One of the project outputs for identity, is to produce 5000 copies of a 64 page "graphic novel", presenting historical stories and personal heritage back to the community in a way that has not been tried before locally. But what is a "graphic novel"? Is it just a grown up comic? A posh way of saying "cartoon strips"?
Well, here's just one online definition..
"A story whose narrative is related through a combination of text and art, often in comic-strip form." You can read just one of the many histories of the art form here.
Often, comics and graphic novels are assoicated with superheroes, but the form has often been used to tell historical stories, Art Spiegelman's "Maus" explores the horror of the holocaust, with the Jewish characters drawn as mice and the Nazi's as cats; Frank Miller's explosive retelling of the 300 Spartans, "300" turned historical characters into superheroes; and more recently Bryan Talbot's "Alice in Sunderland" is a personal journey through the history and traditions of Northumberland..complete with a Jabberwocky and Sid James. All great, all worth a read.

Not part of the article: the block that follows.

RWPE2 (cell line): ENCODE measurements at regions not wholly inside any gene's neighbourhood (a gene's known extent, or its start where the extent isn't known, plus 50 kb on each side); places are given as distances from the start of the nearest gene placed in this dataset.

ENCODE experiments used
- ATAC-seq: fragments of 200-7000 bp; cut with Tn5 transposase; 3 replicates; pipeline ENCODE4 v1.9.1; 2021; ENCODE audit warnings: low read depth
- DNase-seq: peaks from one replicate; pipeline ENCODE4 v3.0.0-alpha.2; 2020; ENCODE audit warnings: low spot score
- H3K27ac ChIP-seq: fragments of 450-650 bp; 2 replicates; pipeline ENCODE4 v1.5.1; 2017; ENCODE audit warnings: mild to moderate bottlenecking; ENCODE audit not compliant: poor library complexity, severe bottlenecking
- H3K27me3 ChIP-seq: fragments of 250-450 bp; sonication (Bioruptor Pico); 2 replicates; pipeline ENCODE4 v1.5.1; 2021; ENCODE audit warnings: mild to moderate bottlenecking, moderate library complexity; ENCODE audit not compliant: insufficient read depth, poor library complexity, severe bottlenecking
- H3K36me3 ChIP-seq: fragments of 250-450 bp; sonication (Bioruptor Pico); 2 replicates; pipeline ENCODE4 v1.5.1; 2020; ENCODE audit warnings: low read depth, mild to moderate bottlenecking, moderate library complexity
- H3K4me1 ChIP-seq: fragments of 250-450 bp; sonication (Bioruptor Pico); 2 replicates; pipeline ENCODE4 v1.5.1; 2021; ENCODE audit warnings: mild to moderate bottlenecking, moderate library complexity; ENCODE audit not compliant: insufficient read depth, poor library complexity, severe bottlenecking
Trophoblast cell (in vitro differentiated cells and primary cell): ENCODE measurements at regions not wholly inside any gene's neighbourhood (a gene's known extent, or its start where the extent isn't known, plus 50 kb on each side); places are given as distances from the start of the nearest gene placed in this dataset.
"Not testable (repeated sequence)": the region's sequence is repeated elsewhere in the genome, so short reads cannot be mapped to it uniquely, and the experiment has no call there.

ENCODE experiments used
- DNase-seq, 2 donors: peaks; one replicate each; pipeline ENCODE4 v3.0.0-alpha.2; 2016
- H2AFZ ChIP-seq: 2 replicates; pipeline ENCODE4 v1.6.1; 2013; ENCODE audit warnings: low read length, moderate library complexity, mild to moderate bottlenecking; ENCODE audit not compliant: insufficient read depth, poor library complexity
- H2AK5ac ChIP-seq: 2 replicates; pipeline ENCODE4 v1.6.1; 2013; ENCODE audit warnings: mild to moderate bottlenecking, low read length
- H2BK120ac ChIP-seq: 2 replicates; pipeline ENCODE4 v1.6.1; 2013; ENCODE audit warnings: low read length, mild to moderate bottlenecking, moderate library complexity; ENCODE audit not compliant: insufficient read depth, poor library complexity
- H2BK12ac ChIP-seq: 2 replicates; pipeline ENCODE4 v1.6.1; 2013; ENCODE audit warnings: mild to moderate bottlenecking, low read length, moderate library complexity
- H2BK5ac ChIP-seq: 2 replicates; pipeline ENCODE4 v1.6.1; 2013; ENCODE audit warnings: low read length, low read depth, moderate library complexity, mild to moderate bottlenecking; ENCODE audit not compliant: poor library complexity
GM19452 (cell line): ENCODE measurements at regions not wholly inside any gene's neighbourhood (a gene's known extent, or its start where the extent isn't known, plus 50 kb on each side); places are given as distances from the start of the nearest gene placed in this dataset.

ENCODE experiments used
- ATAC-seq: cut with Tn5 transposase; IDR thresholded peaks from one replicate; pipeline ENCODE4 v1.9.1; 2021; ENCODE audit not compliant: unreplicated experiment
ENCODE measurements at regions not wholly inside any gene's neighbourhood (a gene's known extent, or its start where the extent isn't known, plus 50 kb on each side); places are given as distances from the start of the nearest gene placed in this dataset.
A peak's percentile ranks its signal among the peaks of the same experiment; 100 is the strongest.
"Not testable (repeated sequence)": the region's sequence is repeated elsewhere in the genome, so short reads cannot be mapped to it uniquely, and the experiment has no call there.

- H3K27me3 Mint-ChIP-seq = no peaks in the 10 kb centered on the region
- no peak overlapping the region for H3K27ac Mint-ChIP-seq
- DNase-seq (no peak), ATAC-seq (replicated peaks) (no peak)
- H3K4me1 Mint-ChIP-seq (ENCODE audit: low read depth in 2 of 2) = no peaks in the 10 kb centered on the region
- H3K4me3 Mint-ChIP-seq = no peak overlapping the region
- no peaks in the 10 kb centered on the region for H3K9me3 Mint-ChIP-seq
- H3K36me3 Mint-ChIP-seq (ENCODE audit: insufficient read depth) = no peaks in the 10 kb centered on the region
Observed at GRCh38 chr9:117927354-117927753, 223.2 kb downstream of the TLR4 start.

Many schools of course now recognise the value of visual storytelling and have graphic novels as part of the reading curriculum or in the school library. Most public libraries have had them on the shelves for years. It can be a way to encourage reading, or just as importantly, a completely different way to read altogether, enjoying the fusion of words and images, seeing how one influences the other.
We aren't creating our "graphic novel" and hoping someone snaps up the film rights, but we do feel it is a new way to tell the stories of this area, and a way to reach audiences who maybe have not been interested before.
Six Inverclyde schools have already started researching their stories and preparing their pages; the page above is from St John's Primary School Port Glasgow. We'll be posting more preview pages and character sketches over the next few months as well as some exclusive online content.